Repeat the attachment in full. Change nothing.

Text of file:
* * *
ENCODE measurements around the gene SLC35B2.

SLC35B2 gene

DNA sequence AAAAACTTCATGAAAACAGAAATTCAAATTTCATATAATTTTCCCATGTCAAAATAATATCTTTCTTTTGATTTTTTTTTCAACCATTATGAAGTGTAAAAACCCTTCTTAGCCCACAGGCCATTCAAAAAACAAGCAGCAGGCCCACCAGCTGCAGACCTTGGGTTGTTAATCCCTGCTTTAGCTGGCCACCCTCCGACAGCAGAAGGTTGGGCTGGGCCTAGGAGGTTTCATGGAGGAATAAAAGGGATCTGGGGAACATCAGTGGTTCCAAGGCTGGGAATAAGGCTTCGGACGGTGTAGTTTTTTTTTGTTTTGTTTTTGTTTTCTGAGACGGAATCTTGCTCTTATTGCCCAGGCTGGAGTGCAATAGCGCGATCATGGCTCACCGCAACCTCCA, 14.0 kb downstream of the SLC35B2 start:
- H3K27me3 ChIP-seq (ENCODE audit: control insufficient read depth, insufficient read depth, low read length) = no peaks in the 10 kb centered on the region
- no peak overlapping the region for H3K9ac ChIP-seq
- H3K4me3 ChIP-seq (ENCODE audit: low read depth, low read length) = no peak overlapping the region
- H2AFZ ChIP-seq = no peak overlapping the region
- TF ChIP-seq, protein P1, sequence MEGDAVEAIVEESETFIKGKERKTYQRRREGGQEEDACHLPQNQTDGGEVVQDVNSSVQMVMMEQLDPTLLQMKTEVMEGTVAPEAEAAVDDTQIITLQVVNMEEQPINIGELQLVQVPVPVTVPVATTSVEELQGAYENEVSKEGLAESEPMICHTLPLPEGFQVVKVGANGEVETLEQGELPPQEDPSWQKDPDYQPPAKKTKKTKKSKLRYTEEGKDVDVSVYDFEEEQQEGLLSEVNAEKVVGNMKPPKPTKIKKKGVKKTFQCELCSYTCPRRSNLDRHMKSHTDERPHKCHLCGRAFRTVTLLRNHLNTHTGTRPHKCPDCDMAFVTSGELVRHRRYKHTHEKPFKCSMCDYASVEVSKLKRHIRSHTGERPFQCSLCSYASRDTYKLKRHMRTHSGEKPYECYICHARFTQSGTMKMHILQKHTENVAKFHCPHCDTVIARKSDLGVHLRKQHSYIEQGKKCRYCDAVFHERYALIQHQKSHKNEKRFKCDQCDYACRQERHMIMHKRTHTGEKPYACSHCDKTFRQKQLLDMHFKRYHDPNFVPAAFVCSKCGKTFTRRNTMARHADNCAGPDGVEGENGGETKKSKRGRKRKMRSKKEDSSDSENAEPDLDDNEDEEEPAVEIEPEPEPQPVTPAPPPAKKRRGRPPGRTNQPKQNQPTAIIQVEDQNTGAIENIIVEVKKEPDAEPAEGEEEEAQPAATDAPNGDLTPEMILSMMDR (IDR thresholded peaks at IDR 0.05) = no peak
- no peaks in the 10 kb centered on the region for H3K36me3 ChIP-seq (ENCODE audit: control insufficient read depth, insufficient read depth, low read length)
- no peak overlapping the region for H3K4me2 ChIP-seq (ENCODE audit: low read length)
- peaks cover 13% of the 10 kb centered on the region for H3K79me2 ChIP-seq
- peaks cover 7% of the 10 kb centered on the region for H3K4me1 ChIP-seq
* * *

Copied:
ENCODE measurements around the gene SLC35B2.

SLC35B2 gene

DNA sequence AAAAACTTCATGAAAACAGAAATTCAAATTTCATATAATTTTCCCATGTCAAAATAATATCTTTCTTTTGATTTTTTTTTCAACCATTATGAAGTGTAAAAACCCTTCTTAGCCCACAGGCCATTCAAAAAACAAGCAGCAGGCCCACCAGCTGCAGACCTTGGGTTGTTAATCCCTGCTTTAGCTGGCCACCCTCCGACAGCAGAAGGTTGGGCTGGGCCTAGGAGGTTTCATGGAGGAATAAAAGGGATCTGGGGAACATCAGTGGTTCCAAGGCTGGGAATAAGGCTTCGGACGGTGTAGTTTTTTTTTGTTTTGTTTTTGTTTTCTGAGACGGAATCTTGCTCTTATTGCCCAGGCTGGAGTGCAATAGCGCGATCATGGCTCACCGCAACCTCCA, 14.0 kb downstream of the SLC35B2 start:
- H3K27me3 ChIP-seq (ENCODE audit: control insufficient read depth, insufficient read depth, low read length) = no peaks in the 10 kb centered on the region
- no peak overlapping the region for H3K9ac ChIP-seq
- H3K4me3 ChIP-seq (ENCODE audit: low read depth, low read length) = no peak overlapping the region
- H2AFZ ChIP-seq = no peak overlapping the region
- TF ChIP-seq, protein P1, sequence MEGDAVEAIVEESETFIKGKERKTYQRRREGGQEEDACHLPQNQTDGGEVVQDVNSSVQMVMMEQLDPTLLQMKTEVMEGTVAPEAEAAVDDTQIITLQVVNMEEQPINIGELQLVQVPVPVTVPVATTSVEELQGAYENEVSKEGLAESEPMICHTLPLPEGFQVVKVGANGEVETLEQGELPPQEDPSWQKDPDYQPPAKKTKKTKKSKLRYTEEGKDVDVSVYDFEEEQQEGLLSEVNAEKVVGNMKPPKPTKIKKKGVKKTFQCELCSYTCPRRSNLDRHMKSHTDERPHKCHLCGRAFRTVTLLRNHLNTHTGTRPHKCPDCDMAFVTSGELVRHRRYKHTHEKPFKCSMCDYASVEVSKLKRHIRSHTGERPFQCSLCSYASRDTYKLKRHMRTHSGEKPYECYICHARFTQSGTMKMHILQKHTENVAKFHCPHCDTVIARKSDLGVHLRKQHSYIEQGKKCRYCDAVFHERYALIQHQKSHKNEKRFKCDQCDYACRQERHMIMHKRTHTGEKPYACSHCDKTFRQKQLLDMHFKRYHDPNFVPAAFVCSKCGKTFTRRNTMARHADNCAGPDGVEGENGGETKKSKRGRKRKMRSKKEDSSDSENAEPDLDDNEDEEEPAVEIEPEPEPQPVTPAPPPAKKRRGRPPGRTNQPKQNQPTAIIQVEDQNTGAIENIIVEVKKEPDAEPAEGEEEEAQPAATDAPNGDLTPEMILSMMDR (IDR thresholded peaks at IDR 0.05) = no peak
- no peaks in the 10 kb centered on the region for H3K36me3 ChIP-seq (ENCODE audit: control insufficient read depth, insufficient read depth, low read length)
- no peak overlapping the region for H3K4me2 ChIP-seq (ENCODE audit: low read length)
- peaks cover 13% of the 10 kb centered on the region for H3K79me2 ChIP-seq
- peaks cover 7% of the 10 kb centered on the region for H3K4me1 ChIP-seq